Breast cancer screening: The message from Australia where they looked at more recent research (not 20 years old as did the UK Independent Review) is that fewer lives are saved by screening and there is more harm than concluded by the Marmot Review. Opting in instead of opting out is suggested. Instead of sending set appointments which women have to either decline (often with difficulty) or accept, they would have access to full information. This is not only sensible, it is what women need if they are to have autonomy re screening. It is not the place of breast cancer charities or the NHS to recommend an intervention that causes so much harm and so little benefit.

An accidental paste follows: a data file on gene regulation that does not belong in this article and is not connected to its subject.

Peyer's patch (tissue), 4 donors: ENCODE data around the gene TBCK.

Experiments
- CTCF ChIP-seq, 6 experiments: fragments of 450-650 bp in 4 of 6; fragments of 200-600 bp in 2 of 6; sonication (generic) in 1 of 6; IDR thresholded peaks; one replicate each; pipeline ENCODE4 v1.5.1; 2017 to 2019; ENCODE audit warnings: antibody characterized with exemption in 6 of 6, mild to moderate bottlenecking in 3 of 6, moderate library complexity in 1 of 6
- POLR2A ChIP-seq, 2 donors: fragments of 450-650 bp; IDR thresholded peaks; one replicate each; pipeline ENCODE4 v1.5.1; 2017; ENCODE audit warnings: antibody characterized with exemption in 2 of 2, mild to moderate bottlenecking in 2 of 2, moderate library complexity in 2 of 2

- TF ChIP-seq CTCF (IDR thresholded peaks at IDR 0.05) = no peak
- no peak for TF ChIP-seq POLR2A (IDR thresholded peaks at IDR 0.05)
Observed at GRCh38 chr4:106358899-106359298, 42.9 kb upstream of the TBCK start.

Nothing Personal: Disturbing Undercurrents in Cancer Care
Used in medical education.
Includes referenced discussion sections for evidence-based practice.
- Medical Journalists' Association Open Book Award
"A landmark for the patient voice"
- Macmillan Cancer Support
"A remarkable book... essential reading for all who deal with cancer patients - health professionals, politicians, health service developers, carers and, of course, patients themselves... will surely inspire change."
- Professor Karol Sikora in his foreword.